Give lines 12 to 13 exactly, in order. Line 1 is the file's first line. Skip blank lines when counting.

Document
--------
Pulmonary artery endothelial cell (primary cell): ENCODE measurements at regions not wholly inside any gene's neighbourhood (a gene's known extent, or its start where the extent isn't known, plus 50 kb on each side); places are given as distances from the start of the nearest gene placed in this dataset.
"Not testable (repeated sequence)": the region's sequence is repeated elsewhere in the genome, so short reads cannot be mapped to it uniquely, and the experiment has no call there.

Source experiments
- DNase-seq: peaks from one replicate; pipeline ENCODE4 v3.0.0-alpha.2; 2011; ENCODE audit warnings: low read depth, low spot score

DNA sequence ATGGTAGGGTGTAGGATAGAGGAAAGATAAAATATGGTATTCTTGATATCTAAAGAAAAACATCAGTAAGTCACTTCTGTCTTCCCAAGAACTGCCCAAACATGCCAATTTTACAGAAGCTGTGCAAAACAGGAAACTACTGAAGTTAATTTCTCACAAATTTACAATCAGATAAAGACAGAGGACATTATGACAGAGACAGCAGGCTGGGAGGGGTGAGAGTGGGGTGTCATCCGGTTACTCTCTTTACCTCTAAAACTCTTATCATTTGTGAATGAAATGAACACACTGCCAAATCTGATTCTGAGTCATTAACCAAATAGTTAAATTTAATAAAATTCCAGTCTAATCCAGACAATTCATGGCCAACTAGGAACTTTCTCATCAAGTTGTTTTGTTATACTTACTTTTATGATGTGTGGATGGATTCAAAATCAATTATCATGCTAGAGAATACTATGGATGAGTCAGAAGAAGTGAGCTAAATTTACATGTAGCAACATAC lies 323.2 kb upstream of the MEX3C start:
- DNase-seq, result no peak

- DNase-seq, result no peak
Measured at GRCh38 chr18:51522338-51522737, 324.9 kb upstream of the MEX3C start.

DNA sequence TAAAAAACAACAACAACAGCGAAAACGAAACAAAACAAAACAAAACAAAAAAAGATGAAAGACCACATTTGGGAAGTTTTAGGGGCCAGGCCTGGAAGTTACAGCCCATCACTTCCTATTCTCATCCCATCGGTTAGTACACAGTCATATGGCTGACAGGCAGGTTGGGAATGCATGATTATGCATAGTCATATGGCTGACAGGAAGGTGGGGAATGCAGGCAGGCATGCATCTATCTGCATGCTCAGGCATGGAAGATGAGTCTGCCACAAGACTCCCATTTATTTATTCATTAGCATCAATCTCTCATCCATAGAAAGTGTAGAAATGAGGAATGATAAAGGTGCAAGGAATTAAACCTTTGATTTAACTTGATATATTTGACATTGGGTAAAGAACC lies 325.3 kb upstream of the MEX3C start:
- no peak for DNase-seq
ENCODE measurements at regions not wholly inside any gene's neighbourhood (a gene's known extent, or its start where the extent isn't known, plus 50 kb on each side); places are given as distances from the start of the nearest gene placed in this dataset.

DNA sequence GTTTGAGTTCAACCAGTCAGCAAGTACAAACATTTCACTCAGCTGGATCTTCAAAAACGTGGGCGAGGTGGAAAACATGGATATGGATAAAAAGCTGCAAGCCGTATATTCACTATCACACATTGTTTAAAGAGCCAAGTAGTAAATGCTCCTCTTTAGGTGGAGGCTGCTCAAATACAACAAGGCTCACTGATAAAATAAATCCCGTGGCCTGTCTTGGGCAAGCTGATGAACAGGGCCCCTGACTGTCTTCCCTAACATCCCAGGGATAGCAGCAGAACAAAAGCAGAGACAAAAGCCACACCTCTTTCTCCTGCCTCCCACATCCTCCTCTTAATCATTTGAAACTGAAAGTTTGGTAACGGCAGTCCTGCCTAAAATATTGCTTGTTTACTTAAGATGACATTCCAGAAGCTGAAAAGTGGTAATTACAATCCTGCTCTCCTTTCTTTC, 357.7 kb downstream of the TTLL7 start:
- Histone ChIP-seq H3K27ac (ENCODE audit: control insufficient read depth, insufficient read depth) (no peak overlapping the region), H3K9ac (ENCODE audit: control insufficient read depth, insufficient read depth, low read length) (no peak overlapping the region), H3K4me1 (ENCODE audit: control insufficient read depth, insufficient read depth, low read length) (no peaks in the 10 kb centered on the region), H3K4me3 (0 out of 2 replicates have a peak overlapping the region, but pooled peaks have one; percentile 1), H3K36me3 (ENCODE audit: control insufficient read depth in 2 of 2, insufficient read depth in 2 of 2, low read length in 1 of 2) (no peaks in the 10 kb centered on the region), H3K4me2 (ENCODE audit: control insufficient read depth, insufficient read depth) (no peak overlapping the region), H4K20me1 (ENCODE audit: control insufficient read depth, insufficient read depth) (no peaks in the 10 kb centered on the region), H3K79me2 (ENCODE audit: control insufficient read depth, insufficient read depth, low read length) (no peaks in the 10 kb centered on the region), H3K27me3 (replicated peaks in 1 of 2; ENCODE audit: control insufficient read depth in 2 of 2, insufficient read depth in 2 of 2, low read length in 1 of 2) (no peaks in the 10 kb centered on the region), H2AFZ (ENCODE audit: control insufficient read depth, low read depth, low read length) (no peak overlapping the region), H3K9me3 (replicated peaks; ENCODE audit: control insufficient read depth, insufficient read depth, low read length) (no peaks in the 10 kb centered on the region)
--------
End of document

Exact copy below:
DNA sequence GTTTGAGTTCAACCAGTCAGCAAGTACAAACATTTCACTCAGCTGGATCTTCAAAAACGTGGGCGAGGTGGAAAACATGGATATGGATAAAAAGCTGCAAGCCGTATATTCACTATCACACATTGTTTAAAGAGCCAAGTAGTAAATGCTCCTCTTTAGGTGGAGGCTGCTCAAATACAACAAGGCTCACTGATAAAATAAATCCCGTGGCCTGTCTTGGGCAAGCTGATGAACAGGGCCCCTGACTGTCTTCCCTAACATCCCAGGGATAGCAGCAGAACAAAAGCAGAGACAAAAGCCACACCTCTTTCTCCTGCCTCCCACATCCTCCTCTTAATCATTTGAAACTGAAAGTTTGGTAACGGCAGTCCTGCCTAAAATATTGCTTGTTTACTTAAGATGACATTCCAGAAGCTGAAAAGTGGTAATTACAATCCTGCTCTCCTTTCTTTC, 357.7 kb downstream of the TTLL7 start:
- Histone ChIP-seq H3K27ac (ENCODE audit: control insufficient read depth, insufficient read depth) (no peak overlapping the region), H3K9ac (ENCODE audit: control insufficient read depth, insufficient read depth, low read length) (no peak overlapping the region), H3K4me1 (ENCODE audit: control insufficient read depth, insufficient read depth, low read length) (no peaks in the 10 kb centered on the region), H3K4me3 (0 out of 2 replicates have a peak overlapping the region, but pooled peaks have one; percentile 1), H3K36me3 (ENCODE audit: control insufficient read depth in 2 of 2, insufficient read depth in 2 of 2, low read length in 1 of 2) (no peaks in the 10 kb centered on the region), H3K4me2 (ENCODE audit: control insufficient read depth, insufficient read depth) (no peak overlapping the region), H4K20me1 (ENCODE audit: control insufficient read depth, insufficient read depth) (no peaks in the 10 kb centered on the region), H3K79me2 (ENCODE audit: control insufficient read depth, insufficient read depth, low read length) (no peaks in the 10 kb centered on the region), H3K27me3 (replicated peaks in 1 of 2; ENCODE audit: control insufficient read depth in 2 of 2, insufficient read depth in 2 of 2, low read length in 1 of 2) (no peaks in the 10 kb centered on the region), H2AFZ (ENCODE audit: control insufficient read depth, low read depth, low read length) (no peak overlapping the region), H3K9me3 (replicated peaks; ENCODE audit: control insufficient read depth, insufficient read depth, low read length) (no peaks in the 10 kb centered on the region)